Robert Barbera, a New York-based photographer, photographed Grande last year as she exited a building carrying a bag that read “Sweetener.”
Two of the photos were then shared on Grande’s official Instagram account Aug. 17, the day Grande released her album Sweetener. “Happy sweetener day,” she wrote in the caption.
The Instagram post, which remains upon Grande’s page, has received more than 3,390,000 likes. A screenshot of the photo was also filed as evidence in court:
“[Grande] infringed [Barbera’s] copyright in the Photographs by reproducing and publicly displaying the Photographs on the Instagram Page,” he wrote in his lawsuit. “[Grande] is not, and has never been, licensed or otherwise authorized to reproduce, publically display, distribute and/or use the Photographs.”
Barbera is suing for either the profits Grande earned from the photos or $25,000 for each pic.
Ariana Grande is not the first celeb to land in legal hot water for posting a paparazzi photo.
BuzzFeed News reported in December that photo agencies have been targeting stars who use their pics — without credit — on their social channels.
In January, supermodel Gigi Hadid was sued by a photo agency for posting a pic it had taken of her to her 44 million Instagram followers.
Kim Kardashian West was sued in 2017 for copyright infringement after using a photographer’s picture of her going to dinner at a Miami restaurant without permission. Khloé later admitted that she saw the photo on a fan website and reposted to her widely followed Instagram. The two parties eventually reached an undisclosed settlement.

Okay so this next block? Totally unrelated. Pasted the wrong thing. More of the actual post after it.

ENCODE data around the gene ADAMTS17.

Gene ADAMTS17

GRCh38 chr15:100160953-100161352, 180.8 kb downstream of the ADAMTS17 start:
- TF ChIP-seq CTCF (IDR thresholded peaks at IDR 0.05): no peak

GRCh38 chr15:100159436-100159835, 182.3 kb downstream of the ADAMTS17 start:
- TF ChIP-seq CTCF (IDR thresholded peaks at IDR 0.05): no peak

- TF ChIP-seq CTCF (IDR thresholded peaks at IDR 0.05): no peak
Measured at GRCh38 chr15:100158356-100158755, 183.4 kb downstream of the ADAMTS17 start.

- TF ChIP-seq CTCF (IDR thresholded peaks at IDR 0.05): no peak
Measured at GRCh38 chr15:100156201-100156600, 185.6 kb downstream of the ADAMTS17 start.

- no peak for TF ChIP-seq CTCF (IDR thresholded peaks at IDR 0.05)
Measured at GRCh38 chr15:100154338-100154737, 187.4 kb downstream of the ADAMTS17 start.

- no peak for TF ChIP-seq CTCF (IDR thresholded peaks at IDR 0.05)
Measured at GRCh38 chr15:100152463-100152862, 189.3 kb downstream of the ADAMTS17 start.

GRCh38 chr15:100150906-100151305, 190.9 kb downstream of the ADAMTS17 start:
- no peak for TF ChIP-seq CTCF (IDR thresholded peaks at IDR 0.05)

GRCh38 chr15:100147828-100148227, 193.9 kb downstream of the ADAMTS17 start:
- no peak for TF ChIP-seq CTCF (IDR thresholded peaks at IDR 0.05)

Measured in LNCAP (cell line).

Jessica Simpson was sued in January after she posted a photo of herself leaving the Bowery Hotel in New York. The photographer said he had only licensed the photo for limited use to the Daily Mail when Simpson posted it on her Instagram account, which has 4 million followers. Someone on her team then tweeted it out to her 7 million Twitter followers.
J.Lo was sued last week after posting a photo of herself in a striped blouse and high-waisted pants that was taken by professional photographer Michael Stewart. The Instagram story added the caption, “Today was a good day.”
Paparazzi photographers have seen their profits sink since the advent of social media, which has allowed celebrities to take control of their image and share their own photos with fans.
It may seem counterintuitive that one’s own image can be out of bounds, but legal experts said copyright law clearly favors the photographer.
“The photographer owns the copyright to the photograph; it doesn’t matter who is in it,” said entertainment lawyer Bryan Sullivan. “The subject of the photo doesn’t have any rights to the picture as long as it was taken in a public place.”